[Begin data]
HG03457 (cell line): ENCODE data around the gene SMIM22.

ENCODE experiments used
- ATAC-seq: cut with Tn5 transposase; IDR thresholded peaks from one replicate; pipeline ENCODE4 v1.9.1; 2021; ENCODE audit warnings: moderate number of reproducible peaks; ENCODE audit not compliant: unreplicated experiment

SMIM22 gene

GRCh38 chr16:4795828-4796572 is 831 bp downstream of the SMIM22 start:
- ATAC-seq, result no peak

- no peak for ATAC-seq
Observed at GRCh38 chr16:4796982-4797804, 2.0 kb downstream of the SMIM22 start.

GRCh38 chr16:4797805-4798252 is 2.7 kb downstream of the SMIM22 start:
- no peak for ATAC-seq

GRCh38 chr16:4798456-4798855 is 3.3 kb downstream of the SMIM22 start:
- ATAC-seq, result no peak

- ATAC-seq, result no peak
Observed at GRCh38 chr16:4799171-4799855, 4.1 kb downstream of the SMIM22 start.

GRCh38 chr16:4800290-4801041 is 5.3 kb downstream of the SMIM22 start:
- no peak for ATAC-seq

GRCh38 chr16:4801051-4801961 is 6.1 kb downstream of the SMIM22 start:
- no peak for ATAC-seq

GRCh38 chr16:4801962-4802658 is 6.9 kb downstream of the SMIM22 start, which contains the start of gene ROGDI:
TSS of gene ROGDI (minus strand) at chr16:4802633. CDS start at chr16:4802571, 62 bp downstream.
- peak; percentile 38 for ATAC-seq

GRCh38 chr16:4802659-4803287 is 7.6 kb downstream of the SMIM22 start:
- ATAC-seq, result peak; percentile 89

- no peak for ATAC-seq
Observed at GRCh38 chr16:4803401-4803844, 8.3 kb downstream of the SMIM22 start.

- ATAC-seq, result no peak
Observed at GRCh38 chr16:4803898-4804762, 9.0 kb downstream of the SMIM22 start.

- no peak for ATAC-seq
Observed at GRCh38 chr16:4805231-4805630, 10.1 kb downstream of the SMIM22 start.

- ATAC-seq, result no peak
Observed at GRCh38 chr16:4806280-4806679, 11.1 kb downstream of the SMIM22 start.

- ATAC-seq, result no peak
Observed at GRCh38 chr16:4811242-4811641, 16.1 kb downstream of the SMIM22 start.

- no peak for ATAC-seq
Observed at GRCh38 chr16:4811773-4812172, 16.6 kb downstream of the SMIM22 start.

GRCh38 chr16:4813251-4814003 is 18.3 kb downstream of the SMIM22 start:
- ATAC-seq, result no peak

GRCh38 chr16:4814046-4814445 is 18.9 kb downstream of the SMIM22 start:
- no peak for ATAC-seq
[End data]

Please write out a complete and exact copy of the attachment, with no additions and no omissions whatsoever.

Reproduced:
HG03457 (cell line): ENCODE data around the gene SMIM22.

ENCODE experiments used
- ATAC-seq: cut with Tn5 transposase; IDR thresholded peaks from one replicate; pipeline ENCODE4 v1.9.1; 2021; ENCODE audit warnings: moderate number of reproducible peaks; ENCODE audit not compliant: unreplicated experiment

SMIM22 gene

GRCh38 chr16:4795828-4796572 is 831 bp downstream of the SMIM22 start:
- ATAC-seq, result no peak

- no peak for ATAC-seq
Observed at GRCh38 chr16:4796982-4797804, 2.0 kb downstream of the SMIM22 start.

GRCh38 chr16:4797805-4798252 is 2.7 kb downstream of the SMIM22 start:
- no peak for ATAC-seq

GRCh38 chr16:4798456-4798855 is 3.3 kb downstream of the SMIM22 start:
- ATAC-seq, result no peak

- ATAC-seq, result no peak
Observed at GRCh38 chr16:4799171-4799855, 4.1 kb downstream of the SMIM22 start.

GRCh38 chr16:4800290-4801041 is 5.3 kb downstream of the SMIM22 start:
- no peak for ATAC-seq

GRCh38 chr16:4801051-4801961 is 6.1 kb downstream of the SMIM22 start:
- no peak for ATAC-seq

GRCh38 chr16:4801962-4802658 is 6.9 kb downstream of the SMIM22 start, which contains the start of gene ROGDI:
TSS of gene ROGDI (minus strand) at chr16:4802633. CDS start at chr16:4802571, 62 bp downstream.
- peak; percentile 38 for ATAC-seq

GRCh38 chr16:4802659-4803287 is 7.6 kb downstream of the SMIM22 start:
- ATAC-seq, result peak; percentile 89

- no peak for ATAC-seq
Observed at GRCh38 chr16:4803401-4803844, 8.3 kb downstream of the SMIM22 start.

- ATAC-seq, result no peak
Observed at GRCh38 chr16:4803898-4804762, 9.0 kb downstream of the SMIM22 start.

- no peak for ATAC-seq
Observed at GRCh38 chr16:4805231-4805630, 10.1 kb downstream of the SMIM22 start.

- ATAC-seq, result no peak
Observed at GRCh38 chr16:4806280-4806679, 11.1 kb downstream of the SMIM22 start.

- ATAC-seq, result no peak
Observed at GRCh38 chr16:4811242-4811641, 16.1 kb downstream of the SMIM22 start.

- no peak for ATAC-seq
Observed at GRCh38 chr16:4811773-4812172, 16.6 kb downstream of the SMIM22 start.

GRCh38 chr16:4813251-4814003 is 18.3 kb downstream of the SMIM22 start:
- ATAC-seq, result no peak

GRCh38 chr16:4814046-4814445 is 18.9 kb downstream of the SMIM22 start:
- no peak for ATAC-seq